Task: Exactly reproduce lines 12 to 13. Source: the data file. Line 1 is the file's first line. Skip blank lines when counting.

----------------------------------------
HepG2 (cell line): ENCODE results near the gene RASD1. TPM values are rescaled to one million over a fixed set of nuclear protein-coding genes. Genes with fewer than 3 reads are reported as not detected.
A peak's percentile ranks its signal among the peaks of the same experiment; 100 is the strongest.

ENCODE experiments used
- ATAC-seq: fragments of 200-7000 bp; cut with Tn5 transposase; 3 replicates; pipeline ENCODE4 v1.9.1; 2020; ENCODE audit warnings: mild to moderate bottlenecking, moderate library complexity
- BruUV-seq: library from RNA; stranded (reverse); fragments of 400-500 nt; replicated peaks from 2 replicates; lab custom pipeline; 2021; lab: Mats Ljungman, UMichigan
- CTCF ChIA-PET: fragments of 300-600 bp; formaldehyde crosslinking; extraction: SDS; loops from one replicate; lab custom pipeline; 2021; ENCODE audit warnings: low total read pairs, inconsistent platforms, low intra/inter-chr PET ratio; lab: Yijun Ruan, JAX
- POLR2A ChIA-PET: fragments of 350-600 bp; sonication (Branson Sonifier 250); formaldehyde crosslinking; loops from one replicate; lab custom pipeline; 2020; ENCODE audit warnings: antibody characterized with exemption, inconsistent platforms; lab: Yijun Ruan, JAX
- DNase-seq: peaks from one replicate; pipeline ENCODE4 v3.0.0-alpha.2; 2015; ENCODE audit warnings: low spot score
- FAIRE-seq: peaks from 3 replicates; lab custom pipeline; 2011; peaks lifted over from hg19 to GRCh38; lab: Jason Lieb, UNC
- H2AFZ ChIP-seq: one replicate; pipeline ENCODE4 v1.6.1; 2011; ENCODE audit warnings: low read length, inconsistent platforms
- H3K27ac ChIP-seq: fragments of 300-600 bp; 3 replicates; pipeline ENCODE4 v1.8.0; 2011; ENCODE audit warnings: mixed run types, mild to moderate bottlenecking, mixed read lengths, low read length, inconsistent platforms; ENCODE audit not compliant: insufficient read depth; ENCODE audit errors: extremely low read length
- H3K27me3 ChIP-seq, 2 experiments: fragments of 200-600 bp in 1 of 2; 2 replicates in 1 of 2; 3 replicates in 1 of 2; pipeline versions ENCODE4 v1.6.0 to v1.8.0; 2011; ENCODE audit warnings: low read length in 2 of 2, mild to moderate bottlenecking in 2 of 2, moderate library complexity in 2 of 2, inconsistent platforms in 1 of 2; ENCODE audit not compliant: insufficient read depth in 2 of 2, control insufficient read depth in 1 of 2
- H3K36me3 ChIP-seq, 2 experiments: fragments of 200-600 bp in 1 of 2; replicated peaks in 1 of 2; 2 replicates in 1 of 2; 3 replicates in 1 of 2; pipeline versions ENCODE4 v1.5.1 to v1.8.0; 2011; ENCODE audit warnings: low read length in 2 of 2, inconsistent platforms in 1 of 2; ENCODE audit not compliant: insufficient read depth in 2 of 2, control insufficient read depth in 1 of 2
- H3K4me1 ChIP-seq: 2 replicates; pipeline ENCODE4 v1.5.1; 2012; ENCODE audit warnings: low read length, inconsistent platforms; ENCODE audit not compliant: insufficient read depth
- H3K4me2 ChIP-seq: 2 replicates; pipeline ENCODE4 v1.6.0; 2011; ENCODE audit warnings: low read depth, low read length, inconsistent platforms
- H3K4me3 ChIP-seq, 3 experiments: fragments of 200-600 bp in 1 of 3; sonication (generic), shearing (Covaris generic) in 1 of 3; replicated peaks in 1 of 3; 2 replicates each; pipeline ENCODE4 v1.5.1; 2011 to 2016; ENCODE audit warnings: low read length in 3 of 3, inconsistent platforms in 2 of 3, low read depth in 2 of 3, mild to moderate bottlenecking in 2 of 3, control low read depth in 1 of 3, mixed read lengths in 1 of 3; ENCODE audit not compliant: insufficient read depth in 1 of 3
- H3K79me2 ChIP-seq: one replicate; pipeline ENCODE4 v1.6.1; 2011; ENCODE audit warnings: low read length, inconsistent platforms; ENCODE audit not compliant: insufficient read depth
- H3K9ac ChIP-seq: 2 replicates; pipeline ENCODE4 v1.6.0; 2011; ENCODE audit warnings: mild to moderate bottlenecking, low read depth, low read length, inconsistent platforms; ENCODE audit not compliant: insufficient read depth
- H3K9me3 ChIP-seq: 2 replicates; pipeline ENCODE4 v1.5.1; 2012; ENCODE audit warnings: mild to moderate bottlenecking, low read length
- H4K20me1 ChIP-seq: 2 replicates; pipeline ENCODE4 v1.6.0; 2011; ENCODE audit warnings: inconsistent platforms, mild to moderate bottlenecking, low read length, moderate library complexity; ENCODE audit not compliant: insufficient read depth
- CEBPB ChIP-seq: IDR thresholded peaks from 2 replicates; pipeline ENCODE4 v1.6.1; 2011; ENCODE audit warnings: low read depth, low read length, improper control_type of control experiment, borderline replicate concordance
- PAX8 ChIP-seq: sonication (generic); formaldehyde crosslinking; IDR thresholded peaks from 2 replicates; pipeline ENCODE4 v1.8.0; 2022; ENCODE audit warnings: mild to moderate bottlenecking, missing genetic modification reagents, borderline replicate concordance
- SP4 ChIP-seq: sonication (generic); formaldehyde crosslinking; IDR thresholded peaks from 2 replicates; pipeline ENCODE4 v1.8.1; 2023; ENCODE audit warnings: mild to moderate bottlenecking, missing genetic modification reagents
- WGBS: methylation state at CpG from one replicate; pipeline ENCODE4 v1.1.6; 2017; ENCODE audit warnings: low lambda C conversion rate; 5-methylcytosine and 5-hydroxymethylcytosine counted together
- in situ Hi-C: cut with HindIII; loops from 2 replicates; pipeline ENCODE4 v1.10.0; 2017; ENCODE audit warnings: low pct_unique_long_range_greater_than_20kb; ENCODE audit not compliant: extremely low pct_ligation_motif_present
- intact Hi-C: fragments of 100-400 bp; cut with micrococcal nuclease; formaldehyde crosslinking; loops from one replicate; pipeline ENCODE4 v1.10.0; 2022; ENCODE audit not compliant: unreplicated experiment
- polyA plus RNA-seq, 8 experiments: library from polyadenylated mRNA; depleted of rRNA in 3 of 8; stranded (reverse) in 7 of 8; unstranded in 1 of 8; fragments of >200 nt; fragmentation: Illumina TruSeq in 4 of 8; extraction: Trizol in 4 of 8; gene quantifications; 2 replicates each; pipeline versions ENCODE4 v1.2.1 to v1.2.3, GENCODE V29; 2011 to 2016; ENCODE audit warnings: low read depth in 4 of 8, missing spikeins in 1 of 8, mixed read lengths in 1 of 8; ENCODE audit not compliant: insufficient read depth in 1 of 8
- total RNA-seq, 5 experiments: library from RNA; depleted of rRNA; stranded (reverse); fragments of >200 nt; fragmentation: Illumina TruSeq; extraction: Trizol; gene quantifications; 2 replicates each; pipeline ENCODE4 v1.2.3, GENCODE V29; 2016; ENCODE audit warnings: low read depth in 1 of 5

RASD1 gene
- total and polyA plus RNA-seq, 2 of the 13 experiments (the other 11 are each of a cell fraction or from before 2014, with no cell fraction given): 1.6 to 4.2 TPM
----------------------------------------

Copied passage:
- H3K27me3 ChIP-seq, 2 experiments: fragments of 200-600 bp in 1 of 2; 2 replicates in 1 of 2; 3 replicates in 1 of 2; pipeline versions ENCODE4 v1.6.0 to v1.8.0; 2011; ENCODE audit warnings: low read length in 2 of 2, mild to moderate bottlenecking in 2 of 2, moderate library complexity in 2 of 2, inconsistent platforms in 1 of 2; ENCODE audit not compliant: insufficient read depth in 2 of 2, control insufficient read depth in 1 of 2
- H3K36me3 ChIP-seq, 2 experiments: fragments of 200-600 bp in 1 of 2; replicated peaks in 1 of 2; 2 replicates in 1 of 2; 3 replicates in 1 of 2; pipeline versions ENCODE4 v1.5.1 to v1.8.0; 2011; ENCODE audit warnings: low read length in 2 of 2, inconsistent platforms in 1 of 2; ENCODE audit not compliant: insufficient read depth in 2 of 2, control insufficient read depth in 1 of 2